Yesterday afternoon I cashed in a coupon at the Starbucks near my house and, walking out to the parking lot with a tall cup of Anniversary Blend in my hand, suddenly I missed my father.
What mysterious currents carry us. A sudden alertness came upon me that he was gone. Who can say why? After all, it’s been four years. And what’s more, at the same instant I was aware—practically bowled over by the sensation—that I am here.
That was one hell of a cup of coffee, no? But my heart was full. I think it had something to do with getting on a plane tonight.
The 57 years I knew my father could be divided into two parts. During the first 35 years he worked. For the final 24 he sat. He sat in a chair in the living room, reading. He was not unhappy in his retirement, but for him, it was apparently little more than a wait—a kind of transitional period between work and death. He had the means to travel, or to pursue a hobby or seek out new friends. But he sat. His afternoon became evening and then it was night.
I still recall that when I turned twenty-one, graduating from college, I told him I was about to board a plane for a summer in Europe. His only question was, “Why?”
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So forty years later, here I am, in my own afternoon. And if Dad were around and I told him I was heading back to Italy tonight—for the second time since I retired last December—he would probably ask, “What’s in Italy?” Or something very like it.
The last time I went, you may recall, I bid you a fond arrivederci and shared another recollection:
I was eighteen and I’d just seen 2001: A Space Odyssey. It blew—as we were wont to say back then—my mind. Somehow I talked my father into seeing it. Dad was not exactly a wild and crazy guy. But he went to see it and he sat through the whole thing—including that roaring 30-minute psychedelic light show through which the lone surviving astronaut from the spaceship Discovery passes on his way to “Jupiter and Beyond the Infinite.”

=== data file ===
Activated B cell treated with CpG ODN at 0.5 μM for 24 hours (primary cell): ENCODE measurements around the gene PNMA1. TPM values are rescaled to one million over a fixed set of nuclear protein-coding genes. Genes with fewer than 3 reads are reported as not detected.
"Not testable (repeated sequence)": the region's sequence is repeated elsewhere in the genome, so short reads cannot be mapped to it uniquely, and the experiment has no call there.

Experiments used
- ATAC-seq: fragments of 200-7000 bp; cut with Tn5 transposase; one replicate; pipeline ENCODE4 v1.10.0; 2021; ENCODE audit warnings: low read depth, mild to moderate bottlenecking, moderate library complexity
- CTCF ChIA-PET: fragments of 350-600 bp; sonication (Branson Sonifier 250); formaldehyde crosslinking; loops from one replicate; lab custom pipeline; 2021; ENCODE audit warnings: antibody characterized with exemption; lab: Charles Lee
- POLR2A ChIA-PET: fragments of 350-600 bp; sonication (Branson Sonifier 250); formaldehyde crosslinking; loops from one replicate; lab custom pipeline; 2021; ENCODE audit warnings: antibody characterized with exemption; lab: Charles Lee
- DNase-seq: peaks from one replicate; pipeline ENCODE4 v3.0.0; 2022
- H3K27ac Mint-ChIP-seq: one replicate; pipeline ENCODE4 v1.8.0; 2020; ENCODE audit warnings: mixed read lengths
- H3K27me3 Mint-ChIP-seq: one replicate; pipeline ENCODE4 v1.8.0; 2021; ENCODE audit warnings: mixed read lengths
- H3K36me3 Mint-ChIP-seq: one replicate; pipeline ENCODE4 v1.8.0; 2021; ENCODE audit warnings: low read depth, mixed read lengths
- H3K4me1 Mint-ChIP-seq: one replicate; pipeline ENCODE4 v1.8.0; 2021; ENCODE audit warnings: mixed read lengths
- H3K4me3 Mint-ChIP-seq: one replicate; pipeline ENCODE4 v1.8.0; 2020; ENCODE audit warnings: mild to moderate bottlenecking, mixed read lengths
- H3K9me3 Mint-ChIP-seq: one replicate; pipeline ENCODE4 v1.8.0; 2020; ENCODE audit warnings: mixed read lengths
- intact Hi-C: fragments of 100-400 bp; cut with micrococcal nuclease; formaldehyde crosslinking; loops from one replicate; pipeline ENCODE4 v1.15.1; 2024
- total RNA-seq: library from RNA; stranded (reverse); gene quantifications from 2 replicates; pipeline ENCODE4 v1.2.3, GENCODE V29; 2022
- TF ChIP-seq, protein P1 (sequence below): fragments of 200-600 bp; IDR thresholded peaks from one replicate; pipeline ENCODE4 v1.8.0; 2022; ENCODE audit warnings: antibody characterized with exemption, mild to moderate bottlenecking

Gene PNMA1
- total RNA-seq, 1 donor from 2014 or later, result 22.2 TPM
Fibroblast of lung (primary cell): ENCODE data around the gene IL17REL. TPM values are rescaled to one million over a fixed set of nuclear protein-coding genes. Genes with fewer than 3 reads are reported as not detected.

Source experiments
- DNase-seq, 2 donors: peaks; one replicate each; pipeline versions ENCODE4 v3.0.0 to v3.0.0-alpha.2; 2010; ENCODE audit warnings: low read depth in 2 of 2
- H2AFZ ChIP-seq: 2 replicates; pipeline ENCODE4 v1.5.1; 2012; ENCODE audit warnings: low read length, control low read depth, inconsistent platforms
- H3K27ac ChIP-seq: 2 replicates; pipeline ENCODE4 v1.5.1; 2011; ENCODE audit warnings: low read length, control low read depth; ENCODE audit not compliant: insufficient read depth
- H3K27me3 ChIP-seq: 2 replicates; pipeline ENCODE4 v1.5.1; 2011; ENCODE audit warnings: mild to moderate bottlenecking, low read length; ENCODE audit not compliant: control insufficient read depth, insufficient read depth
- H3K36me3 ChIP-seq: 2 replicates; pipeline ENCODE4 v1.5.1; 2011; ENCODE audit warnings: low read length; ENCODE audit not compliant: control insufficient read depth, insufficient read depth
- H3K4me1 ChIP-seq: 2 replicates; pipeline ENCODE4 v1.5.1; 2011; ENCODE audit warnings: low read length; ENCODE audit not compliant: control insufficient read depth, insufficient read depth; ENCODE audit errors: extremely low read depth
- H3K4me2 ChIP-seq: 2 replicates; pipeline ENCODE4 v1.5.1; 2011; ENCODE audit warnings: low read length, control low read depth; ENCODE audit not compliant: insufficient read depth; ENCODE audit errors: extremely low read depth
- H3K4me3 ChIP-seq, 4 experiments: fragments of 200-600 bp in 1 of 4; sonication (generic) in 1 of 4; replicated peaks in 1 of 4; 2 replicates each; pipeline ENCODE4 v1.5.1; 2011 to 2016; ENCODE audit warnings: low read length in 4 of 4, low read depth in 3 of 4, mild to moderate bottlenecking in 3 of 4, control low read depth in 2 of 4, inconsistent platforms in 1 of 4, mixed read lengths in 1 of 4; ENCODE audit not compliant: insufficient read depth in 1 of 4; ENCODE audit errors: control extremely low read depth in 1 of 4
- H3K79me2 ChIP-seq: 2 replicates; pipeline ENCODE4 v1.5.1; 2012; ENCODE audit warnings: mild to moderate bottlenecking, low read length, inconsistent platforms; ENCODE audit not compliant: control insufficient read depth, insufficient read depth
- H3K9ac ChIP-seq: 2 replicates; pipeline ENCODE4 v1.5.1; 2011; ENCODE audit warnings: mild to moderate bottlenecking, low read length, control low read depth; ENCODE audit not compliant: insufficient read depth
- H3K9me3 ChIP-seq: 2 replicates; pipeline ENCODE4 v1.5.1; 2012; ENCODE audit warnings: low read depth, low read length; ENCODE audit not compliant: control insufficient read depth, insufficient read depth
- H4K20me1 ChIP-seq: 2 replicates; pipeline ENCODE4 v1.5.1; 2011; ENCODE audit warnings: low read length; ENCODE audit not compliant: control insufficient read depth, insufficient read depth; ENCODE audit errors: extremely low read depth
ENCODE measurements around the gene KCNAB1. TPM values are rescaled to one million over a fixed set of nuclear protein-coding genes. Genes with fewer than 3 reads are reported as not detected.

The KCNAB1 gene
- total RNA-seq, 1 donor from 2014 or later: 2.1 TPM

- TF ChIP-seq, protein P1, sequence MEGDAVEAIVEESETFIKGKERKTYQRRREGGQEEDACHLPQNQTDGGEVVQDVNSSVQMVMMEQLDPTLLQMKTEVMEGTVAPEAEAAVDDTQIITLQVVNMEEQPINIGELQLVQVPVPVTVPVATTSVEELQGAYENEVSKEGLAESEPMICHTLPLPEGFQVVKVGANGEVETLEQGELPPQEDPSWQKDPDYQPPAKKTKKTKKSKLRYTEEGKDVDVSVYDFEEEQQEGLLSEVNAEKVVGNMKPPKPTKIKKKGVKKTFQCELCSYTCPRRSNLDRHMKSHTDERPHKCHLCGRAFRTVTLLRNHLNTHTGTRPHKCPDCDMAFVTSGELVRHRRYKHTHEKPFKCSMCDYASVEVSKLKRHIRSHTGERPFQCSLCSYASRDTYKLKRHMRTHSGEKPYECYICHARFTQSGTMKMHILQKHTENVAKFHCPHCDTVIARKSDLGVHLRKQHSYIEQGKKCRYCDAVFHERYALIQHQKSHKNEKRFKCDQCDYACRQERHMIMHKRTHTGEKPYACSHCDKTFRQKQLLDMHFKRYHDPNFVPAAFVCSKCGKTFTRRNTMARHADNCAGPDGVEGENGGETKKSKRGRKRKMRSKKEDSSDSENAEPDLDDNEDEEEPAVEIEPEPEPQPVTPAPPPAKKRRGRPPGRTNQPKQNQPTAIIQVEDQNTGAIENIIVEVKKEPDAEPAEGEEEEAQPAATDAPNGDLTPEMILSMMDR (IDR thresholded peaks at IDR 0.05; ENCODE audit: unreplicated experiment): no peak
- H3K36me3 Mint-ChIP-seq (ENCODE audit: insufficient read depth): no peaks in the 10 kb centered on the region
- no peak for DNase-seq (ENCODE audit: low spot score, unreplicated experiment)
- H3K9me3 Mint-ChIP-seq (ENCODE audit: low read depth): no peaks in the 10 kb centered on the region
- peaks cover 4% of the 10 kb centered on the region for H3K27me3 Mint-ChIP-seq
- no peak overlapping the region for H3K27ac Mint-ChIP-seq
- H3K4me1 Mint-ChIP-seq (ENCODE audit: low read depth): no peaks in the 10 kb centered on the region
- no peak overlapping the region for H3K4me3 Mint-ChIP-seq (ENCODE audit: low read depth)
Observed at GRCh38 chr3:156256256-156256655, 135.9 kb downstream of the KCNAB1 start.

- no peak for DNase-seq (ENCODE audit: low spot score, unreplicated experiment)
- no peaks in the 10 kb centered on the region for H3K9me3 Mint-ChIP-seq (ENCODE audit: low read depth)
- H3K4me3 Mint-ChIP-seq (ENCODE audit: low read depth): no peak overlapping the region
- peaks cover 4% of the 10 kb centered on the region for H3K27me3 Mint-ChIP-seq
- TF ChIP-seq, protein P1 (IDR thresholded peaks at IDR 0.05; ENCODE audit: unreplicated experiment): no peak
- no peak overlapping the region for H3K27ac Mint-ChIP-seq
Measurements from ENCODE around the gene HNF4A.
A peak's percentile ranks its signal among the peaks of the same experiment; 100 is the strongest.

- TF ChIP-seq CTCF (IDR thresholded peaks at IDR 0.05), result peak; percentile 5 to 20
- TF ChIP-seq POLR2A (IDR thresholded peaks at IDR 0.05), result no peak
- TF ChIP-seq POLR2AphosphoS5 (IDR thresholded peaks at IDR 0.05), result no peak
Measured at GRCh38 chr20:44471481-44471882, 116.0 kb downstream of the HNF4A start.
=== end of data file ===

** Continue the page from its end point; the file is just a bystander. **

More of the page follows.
So afterward I said, “What did you think, Dad? What did it all mean?” And he said, “The message is simple, my son: wherever you go, you meet yourself.”
An interesting thing to reflect upon—wise old words your father gave you when he was younger than you are now. But now is when I know he was right. I’m sure that by the time I return from my Italian adventure, I will have met a fellow who goes by my name but with whom I am not yet acquainted.
Did it turn out that way? Yes. Two things happened that would not have happened had I, like my father, sat down in the living room to wait. I partook of experience. And I found out that I liked it. These things may have made me a bit more tedious to be around—I’ll be the first to confess that you just can’t shut me up about Italy—but they have made the light much more warm and bright here inside my own skin.
And so tonight, off I go again. To see the friends I made last time, to explore a little further, perhaps to make even more new friends. Who knows? I am filled with anticipation. I don’t even know what to anticipate. I am filled with fullness.
Here’s the feeling. The other day, I was at a gathering of old friends in the city—with oysters and cold beer afterward, the dusk gathering—and later I was driving along the highway. Straight ahead I could see an electrical storm approaching, vast roiling clouds shot through with bursts of lightning, a first-class cosmological extravaganza. And while this was happening, one of the Boss’s songs came on, “Countin’ on a Miracle.” Along with it came that same priceless feeling: for all our losses, we are here. Anything could happen.
I only wish my father were here to tell.